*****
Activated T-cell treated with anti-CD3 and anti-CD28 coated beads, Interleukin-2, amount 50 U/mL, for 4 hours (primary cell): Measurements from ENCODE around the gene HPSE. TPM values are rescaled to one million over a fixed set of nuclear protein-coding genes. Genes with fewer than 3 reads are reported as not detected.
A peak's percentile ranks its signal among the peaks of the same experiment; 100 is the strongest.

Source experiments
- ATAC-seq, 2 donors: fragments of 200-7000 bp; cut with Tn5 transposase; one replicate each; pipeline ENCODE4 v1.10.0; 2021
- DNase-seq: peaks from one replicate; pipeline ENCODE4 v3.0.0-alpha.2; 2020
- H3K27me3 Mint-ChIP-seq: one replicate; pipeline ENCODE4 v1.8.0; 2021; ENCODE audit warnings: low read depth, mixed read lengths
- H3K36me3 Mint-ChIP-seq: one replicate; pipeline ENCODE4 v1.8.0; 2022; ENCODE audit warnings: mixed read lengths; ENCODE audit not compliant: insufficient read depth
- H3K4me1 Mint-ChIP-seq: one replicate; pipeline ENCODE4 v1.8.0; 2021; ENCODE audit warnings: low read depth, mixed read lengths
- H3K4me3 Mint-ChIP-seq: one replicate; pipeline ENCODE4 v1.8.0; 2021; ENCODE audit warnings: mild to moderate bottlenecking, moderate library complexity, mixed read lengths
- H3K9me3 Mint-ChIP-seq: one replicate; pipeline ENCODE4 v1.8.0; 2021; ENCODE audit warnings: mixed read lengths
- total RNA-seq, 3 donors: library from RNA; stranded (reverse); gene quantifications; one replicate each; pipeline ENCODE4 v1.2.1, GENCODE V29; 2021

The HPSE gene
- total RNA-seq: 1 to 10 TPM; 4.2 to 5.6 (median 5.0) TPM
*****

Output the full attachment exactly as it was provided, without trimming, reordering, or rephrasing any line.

Activated T-cell treated with anti-CD3 and anti-CD28 coated beads, Interleukin-2, amount 50 U/mL, for 4 hours (primary cell): Measurements from ENCODE around the gene HPSE. TPM values are rescaled to one million over a fixed set of nuclear protein-coding genes. Genes with fewer than 3 reads are reported as not detected.
A peak's percentile ranks its signal among the peaks of the same experiment; 100 is the strongest.

Source experiments
- ATAC-seq, 2 donors: fragments of 200-7000 bp; cut with Tn5 transposase; one replicate each; pipeline ENCODE4 v1.10.0; 2021
- DNase-seq: peaks from one replicate; pipeline ENCODE4 v3.0.0-alpha.2; 2020
- H3K27me3 Mint-ChIP-seq: one replicate; pipeline ENCODE4 v1.8.0; 2021; ENCODE audit warnings: low read depth, mixed read lengths
- H3K36me3 Mint-ChIP-seq: one replicate; pipeline ENCODE4 v1.8.0; 2022; ENCODE audit warnings: mixed read lengths; ENCODE audit not compliant: insufficient read depth
- H3K4me1 Mint-ChIP-seq: one replicate; pipeline ENCODE4 v1.8.0; 2021; ENCODE audit warnings: low read depth, mixed read lengths
- H3K4me3 Mint-ChIP-seq: one replicate; pipeline ENCODE4 v1.8.0; 2021; ENCODE audit warnings: mild to moderate bottlenecking, moderate library complexity, mixed read lengths
- H3K9me3 Mint-ChIP-seq: one replicate; pipeline ENCODE4 v1.8.0; 2021; ENCODE audit warnings: mixed read lengths
- total RNA-seq, 3 donors: library from RNA; stranded (reverse); gene quantifications; one replicate each; pipeline ENCODE4 v1.2.1, GENCODE V29; 2021

The HPSE gene
- total RNA-seq: 1 to 10 TPM; 4.2 to 5.6 (median 5.0) TPM